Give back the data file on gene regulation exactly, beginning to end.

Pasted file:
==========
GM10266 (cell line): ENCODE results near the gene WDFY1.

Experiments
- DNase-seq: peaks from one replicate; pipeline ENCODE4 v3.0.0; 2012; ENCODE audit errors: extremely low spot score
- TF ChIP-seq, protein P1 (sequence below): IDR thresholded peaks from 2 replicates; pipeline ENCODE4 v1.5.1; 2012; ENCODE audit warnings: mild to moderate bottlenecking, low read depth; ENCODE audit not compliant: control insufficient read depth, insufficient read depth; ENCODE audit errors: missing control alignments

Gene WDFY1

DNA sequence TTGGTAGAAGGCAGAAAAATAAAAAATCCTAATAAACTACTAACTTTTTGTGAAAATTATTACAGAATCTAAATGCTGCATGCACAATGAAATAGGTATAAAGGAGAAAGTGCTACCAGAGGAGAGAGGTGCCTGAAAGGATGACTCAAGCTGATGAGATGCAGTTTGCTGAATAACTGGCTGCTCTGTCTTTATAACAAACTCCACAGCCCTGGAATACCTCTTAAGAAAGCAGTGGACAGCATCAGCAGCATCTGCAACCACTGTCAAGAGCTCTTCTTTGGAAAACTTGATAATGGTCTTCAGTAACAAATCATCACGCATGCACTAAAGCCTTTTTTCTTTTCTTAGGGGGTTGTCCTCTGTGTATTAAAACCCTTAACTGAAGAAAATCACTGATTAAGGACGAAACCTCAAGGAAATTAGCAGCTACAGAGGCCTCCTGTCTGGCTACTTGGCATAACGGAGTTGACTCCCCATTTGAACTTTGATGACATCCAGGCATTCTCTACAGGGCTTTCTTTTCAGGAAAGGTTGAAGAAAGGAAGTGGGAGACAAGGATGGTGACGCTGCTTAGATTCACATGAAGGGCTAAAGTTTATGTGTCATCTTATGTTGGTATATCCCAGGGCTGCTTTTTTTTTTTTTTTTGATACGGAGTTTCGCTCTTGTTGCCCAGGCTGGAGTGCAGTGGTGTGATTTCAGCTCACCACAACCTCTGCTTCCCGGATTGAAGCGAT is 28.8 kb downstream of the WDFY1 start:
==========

GM10266 (cell line): ENCODE results near the gene WDFY1.

Experiments
- DNase-seq: peaks from one replicate; pipeline ENCODE4 v3.0.0; 2012; ENCODE audit errors: extremely low spot score
- TF ChIP-seq, protein P1 (sequence below): IDR thresholded peaks from 2 replicates; pipeline ENCODE4 v1.5.1; 2012; ENCODE audit warnings: mild to moderate bottlenecking, low read depth; ENCODE audit not compliant: control insufficient read depth, insufficient read depth; ENCODE audit errors: missing control alignments

Gene WDFY1

DNA sequence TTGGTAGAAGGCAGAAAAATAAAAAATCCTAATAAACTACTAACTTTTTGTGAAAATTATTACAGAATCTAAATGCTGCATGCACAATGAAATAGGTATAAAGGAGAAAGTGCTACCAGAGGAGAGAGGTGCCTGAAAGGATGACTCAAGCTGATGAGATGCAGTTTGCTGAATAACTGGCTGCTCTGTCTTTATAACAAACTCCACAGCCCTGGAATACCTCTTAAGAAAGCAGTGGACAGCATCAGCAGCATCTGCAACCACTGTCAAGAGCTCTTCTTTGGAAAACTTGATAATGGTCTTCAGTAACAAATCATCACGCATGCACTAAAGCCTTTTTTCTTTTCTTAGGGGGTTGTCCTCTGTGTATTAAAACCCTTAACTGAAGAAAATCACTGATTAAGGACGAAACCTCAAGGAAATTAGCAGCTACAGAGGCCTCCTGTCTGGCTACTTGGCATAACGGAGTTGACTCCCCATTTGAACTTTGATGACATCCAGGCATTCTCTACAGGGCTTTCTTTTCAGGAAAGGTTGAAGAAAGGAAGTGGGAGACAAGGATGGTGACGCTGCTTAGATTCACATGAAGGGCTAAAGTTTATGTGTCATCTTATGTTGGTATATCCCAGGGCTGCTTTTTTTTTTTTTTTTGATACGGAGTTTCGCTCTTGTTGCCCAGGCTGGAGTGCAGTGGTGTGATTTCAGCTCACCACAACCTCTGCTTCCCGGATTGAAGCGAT is 28.8 kb downstream of the WDFY1 start: